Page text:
El-P and Killer Mike have been keeping themselves busy the past few years, that is for certain. Aside from each releasing monster solo albums individually, as well as some mix tapes, they also teamed up last year to form a supergroup duo like no other known as Run The Jewels. If you missed that album last year, I am sorry, but luckily there is this thing called the internet that can assist you in still finding a way to get your hands on it. And be sure that you do get a hold of RTJ1 ASAP just so that you can enjoy this year’s follow up, RTJ2 all the more when it gets released October 28, 2014. Last week the duo announced the new album’s release date as they dropped their killer new track like a bomb on the world of rap, “Blockbuster Night Pt. 1”, which you can and should listen to below.
Continue reading “Run The Jewels Release New Track “Blockbuster Night Pt. 1””
On the surface level, I think it’s natural to have some preconceived notions of what a festival put on by Pitchfork may be like. Pretentious I would imagine is the first thing that would come to many people’s minds. An uppity crowd filled with music snobs and young folks more focused on style than substance. You’d probably also assume that following suit with any other festival/venue it would provide nothing but overpriced food and beverages that would be moderately annoying to wait in line to get as well. The lineup can also be a bit off-putting for some. Unsure of all the names on the lineup seems to be a problem for even dedicated music followers at times as Pitchfork likes to stick with very highly acclaimed (even if it is themselves in fact acclaiming them) list of acts. Not to mention the staggeringly small number of acts for a three day festival that pales in comparison to that of a Lollapalooza, Bonnaroo, or Coachella.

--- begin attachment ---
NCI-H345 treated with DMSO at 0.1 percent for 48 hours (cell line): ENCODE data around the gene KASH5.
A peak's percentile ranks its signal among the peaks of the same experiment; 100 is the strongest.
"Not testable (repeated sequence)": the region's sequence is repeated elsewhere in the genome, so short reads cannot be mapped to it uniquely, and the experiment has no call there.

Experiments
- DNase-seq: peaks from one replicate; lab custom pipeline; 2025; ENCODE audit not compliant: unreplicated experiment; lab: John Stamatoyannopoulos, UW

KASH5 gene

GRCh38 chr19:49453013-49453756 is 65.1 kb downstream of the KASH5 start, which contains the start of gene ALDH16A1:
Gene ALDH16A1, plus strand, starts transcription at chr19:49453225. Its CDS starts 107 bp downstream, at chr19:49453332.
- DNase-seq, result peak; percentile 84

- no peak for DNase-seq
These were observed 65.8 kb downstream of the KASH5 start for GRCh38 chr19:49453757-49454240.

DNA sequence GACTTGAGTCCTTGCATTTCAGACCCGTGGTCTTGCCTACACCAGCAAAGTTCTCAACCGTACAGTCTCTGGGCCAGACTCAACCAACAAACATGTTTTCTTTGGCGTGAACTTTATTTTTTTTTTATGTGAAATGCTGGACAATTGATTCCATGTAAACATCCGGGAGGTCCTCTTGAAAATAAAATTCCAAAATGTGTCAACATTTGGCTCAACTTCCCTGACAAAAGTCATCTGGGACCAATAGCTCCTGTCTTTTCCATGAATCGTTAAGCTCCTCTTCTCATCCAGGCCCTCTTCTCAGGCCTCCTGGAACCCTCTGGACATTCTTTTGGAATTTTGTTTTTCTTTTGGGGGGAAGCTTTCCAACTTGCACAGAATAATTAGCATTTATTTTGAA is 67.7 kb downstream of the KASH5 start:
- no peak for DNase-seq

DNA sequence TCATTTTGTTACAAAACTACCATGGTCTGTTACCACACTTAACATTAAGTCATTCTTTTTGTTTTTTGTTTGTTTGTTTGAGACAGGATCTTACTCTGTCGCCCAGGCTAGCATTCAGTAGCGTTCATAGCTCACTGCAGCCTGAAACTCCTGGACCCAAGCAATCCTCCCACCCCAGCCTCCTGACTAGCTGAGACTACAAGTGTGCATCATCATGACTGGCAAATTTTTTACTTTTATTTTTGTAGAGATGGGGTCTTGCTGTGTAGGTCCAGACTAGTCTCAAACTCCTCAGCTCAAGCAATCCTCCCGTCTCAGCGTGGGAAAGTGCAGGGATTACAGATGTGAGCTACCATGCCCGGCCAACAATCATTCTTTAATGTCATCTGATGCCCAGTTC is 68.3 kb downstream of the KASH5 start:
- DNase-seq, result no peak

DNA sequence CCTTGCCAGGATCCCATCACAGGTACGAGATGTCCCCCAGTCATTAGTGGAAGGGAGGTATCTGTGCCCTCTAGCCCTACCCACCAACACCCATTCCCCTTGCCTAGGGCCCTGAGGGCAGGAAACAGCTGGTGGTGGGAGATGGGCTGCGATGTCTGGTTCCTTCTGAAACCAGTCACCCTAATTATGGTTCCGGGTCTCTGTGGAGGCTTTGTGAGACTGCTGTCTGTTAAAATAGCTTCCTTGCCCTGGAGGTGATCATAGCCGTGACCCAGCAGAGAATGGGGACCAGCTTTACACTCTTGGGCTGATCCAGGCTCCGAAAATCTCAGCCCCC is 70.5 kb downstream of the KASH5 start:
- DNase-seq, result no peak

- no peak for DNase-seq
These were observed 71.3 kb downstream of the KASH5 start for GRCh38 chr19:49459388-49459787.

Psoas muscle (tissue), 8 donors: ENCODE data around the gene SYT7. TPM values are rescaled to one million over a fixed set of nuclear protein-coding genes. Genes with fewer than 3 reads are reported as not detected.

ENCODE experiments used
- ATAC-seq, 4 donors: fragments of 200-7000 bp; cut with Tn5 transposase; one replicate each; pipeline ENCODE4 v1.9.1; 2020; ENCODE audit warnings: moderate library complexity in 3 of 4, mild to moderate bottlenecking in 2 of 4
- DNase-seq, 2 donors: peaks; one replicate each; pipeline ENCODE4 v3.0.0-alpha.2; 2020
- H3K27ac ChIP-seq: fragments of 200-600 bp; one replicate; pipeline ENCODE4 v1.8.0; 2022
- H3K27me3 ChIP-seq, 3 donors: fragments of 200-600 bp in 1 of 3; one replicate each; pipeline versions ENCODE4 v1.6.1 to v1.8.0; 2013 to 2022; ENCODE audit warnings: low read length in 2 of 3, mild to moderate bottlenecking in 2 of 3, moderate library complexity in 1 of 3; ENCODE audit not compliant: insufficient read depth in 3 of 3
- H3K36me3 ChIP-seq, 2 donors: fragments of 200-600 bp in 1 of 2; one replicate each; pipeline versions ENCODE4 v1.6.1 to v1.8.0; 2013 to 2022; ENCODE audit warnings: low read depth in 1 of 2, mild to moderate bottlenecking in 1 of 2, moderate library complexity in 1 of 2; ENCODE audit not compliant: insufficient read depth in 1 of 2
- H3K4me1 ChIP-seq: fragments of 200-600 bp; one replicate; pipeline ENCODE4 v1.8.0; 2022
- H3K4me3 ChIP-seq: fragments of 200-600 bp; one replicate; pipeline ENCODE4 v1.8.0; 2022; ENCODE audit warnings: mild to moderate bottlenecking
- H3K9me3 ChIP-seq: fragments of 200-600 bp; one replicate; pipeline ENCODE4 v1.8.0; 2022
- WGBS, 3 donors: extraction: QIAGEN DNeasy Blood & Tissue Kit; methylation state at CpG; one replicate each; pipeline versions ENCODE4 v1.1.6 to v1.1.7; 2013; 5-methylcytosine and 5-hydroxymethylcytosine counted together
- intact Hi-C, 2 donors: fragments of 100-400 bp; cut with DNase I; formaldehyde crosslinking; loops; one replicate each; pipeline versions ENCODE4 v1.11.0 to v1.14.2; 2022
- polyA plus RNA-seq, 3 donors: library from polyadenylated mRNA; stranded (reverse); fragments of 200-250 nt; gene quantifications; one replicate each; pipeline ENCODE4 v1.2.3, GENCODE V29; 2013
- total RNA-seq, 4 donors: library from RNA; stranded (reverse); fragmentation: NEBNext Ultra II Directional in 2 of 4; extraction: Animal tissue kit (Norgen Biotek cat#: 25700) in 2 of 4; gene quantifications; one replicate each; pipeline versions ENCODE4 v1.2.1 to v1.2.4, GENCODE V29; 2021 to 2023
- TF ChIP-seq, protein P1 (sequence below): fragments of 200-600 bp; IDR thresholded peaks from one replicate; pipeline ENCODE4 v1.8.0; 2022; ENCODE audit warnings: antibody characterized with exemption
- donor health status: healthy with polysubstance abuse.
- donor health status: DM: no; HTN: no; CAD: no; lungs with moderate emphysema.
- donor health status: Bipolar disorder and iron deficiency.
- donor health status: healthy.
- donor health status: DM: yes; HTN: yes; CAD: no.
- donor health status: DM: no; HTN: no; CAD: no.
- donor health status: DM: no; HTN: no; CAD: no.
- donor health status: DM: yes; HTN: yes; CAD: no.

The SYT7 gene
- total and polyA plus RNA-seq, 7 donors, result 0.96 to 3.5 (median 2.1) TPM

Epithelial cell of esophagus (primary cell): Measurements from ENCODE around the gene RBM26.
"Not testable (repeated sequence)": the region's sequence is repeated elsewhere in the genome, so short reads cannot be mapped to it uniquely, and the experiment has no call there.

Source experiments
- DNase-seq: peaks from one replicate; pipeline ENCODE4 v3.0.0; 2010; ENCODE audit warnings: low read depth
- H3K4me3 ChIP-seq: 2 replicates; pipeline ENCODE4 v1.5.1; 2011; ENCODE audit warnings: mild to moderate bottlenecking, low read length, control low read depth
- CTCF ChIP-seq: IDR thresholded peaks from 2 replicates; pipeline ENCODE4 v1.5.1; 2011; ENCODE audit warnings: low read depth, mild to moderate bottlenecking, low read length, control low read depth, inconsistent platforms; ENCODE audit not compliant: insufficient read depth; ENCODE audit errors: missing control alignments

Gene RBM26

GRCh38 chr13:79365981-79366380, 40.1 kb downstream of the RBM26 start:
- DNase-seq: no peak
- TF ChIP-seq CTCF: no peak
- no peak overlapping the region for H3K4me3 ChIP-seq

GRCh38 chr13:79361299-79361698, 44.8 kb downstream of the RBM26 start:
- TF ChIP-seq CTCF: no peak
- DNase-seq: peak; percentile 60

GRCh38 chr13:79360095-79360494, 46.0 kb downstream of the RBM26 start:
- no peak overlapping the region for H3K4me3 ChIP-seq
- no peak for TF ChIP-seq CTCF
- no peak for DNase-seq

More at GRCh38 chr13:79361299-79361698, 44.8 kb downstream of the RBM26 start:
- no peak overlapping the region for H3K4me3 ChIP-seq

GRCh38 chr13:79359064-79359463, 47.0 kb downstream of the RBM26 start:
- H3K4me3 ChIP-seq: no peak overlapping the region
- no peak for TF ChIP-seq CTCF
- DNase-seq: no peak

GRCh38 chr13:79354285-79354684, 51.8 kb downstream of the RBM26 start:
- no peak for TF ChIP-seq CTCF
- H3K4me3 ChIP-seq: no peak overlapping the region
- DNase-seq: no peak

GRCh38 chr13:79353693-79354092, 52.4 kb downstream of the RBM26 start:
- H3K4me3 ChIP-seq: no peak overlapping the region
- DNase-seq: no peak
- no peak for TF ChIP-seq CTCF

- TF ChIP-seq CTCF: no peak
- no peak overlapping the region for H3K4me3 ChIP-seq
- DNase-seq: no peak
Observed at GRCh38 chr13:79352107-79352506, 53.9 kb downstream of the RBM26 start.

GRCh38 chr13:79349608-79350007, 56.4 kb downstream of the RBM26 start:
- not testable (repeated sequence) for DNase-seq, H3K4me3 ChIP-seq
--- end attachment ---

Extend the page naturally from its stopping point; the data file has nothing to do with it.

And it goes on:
After attending this festival for the second time, I have to say that I am continually amazed at how far off base all of these notions are. Every one of them. The crowd is amazingly genuine. It is smaller than most fests, but people there seem to be genuinely into music. I attribute this largely due to the fact that Pitchfork’s lineup is not conducive for the teenie-bopper types that are looking to attend a three day festival to simply see one show a day whether that be Monsters of Men or fun.. All of the fans at Pitchfork seem to genuinely be there to enjoy all music. As far as price goes, there is hardly a bar in Chicago where you can get craft beers for $5, let alone a spectacle venue. Food is also moderately priced, from local Chicago restaurants, and very delectable. The lineup, whether you know the artist or not, is wonderful. Every act you see there (or at least that I saw there) is someone I would pay a full priced ticket to see as headliners. And the fact that this number of acts on the list is smaller than most, only provides strong set times, and less conflict from overlapping acts. All-in-all it has to be the US festival with the most bang for your buck. Now let’s get down to brass tax shall we?
I attended this year on Saturday/Sunday only. Friday I was at a Pearl Jam concert at Wrigley Field that will be worthy of it’s own post at a later time. So below is my quick few-sentance recap of what was one of the more surprisingly great festivals/weekends of my 2013:
Continue reading “Pitchfork Music Festival 2013 Recap”
Run The Jewels – aka Killer Mike & El-P
Run the Jewels
Last year, El-P released his most polished work yet with Cancer 4 Cure, a 50 minute spastic masterpiece that goes down in my book as one of the finest hip hop albums to be dropped since Kanye’s Dark Twisted Fantasy was released in 2010. Also last year, El-P produced a killer album for Killer Mike that was released within the same month of Cancer 4 Cure. This year the two have teamed up again, but this time to release a fully collaborative effort that is almost a direct cross between Killer Mike’s R.A.P. Music and Caner 4 Cure, and the result is mind-numbingly glorious. Point blank, if you are any type of hip hop/rap music fan, you must listen to this album.